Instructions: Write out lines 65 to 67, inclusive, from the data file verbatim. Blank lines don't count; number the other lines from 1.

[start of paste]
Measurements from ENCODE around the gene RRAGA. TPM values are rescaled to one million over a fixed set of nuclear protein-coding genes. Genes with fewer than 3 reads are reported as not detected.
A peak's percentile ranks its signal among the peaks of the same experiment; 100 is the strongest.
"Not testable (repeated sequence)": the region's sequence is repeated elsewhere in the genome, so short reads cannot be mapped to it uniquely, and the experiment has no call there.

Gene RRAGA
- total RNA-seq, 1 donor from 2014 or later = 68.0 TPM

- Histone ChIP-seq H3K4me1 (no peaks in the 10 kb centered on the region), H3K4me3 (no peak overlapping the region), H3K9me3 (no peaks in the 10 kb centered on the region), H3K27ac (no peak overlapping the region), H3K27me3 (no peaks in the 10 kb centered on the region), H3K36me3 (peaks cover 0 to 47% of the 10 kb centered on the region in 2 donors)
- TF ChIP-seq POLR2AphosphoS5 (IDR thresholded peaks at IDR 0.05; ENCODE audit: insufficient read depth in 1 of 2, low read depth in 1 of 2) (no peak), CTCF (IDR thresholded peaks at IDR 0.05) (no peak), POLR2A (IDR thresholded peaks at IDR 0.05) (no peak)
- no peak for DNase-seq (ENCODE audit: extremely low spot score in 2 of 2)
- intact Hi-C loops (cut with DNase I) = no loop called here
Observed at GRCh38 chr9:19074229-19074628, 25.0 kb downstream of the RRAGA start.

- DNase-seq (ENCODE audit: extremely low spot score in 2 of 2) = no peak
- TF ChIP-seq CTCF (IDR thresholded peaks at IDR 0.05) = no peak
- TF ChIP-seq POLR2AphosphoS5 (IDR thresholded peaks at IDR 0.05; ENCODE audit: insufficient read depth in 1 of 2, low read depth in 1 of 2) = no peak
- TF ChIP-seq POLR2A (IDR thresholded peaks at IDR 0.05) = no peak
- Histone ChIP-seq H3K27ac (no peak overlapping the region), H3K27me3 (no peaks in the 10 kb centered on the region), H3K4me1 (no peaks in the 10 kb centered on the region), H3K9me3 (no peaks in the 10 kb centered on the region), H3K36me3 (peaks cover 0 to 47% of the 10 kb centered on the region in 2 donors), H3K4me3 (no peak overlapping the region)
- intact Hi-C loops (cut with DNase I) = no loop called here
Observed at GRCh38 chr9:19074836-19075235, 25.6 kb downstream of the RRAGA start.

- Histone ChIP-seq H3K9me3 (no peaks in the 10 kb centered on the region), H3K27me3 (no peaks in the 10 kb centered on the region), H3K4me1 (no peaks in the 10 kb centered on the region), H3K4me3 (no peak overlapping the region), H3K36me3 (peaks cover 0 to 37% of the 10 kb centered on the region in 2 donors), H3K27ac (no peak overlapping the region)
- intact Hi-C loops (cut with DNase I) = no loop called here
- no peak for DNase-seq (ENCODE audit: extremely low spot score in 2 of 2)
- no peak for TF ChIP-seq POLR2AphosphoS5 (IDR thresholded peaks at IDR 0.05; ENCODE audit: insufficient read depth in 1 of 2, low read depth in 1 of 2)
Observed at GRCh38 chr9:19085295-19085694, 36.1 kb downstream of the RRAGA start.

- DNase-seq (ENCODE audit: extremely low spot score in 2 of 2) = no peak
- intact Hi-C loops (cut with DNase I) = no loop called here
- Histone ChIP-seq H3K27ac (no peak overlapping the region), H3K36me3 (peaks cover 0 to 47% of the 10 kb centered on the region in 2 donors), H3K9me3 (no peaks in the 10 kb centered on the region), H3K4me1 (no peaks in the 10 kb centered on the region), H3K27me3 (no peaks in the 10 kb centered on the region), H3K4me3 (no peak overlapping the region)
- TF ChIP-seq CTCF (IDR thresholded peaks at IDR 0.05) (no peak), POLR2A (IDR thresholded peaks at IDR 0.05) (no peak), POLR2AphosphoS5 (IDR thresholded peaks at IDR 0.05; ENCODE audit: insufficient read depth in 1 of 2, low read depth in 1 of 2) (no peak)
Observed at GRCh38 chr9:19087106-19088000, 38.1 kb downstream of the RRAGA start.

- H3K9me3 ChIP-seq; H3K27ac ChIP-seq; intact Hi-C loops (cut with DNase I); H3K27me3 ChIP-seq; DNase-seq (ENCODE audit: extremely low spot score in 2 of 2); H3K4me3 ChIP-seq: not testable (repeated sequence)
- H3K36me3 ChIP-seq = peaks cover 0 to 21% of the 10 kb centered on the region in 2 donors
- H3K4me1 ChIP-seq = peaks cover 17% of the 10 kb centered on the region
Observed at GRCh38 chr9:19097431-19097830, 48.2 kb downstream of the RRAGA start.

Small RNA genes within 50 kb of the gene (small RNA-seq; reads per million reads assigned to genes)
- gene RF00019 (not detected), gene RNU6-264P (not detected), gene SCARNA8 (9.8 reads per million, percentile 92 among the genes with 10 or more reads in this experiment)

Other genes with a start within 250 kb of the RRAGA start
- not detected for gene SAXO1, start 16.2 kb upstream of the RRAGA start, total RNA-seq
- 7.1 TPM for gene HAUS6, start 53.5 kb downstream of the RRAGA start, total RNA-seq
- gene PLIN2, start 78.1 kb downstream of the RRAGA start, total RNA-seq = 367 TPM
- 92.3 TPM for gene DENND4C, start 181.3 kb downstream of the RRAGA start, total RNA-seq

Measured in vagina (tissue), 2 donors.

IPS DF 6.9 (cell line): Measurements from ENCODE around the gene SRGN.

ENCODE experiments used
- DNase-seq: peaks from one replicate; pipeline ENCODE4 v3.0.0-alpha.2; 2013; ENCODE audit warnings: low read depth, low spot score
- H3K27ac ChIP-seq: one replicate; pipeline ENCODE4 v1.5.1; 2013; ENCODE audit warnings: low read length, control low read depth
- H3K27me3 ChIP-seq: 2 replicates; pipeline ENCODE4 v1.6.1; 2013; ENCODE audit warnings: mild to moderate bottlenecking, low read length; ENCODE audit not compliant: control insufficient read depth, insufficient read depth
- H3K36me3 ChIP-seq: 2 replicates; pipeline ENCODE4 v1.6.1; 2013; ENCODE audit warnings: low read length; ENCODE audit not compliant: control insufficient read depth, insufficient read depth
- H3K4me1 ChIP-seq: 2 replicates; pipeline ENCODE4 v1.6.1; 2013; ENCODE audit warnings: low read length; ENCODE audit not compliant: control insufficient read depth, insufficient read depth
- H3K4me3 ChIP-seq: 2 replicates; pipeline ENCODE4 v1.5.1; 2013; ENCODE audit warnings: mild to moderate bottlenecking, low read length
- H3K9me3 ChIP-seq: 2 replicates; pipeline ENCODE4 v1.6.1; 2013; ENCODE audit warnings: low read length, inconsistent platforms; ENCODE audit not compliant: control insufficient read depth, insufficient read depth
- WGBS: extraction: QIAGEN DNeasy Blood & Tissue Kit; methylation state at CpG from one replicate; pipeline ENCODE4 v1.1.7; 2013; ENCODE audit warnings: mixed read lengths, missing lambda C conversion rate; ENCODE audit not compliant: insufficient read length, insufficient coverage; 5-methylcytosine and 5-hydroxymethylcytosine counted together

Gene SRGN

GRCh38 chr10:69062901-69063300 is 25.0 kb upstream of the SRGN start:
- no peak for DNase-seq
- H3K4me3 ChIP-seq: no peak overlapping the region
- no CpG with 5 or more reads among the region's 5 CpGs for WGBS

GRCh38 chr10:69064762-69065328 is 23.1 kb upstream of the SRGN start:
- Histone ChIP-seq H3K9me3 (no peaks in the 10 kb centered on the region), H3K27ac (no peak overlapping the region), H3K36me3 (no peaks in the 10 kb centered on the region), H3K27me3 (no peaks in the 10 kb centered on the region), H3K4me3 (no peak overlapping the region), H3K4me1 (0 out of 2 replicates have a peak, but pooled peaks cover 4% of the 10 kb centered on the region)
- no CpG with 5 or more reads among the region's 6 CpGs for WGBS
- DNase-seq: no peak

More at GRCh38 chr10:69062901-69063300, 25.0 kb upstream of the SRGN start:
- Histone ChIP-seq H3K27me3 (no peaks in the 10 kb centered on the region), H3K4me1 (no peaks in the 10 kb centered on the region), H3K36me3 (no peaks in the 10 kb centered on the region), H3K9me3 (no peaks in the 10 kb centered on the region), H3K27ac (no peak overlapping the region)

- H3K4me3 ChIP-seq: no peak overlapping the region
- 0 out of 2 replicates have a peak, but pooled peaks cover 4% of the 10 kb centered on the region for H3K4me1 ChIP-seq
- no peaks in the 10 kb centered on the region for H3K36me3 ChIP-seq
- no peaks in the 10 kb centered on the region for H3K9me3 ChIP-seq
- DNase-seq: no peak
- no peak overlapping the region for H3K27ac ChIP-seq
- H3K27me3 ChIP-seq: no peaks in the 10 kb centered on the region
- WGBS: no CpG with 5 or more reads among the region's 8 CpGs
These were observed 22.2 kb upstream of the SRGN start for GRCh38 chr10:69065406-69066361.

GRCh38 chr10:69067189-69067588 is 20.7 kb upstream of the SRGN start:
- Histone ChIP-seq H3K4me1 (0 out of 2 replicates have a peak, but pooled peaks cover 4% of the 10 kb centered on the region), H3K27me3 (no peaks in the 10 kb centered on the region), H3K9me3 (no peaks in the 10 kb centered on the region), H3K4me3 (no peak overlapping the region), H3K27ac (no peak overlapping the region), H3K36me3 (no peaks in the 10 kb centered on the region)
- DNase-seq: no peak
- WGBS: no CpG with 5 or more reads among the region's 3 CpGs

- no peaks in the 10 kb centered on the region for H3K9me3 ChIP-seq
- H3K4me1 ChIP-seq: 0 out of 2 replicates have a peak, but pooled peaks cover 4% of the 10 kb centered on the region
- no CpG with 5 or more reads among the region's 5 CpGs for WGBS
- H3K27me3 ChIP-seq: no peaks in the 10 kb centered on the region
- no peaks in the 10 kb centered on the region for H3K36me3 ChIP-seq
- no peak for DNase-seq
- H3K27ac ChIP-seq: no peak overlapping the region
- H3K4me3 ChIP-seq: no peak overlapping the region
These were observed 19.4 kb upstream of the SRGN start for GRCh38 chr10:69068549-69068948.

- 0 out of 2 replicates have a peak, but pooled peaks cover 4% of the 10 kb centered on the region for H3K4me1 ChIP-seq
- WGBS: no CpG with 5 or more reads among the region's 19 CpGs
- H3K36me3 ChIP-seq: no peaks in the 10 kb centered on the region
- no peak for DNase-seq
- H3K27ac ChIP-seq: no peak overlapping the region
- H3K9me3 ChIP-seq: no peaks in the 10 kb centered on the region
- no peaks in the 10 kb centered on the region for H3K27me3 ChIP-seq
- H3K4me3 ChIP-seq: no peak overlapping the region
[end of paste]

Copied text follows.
- DNase-seq: no peak
- no peak overlapping the region for H3K27ac ChIP-seq
- H3K27me3 ChIP-seq: no peaks in the 10 kb centered on the region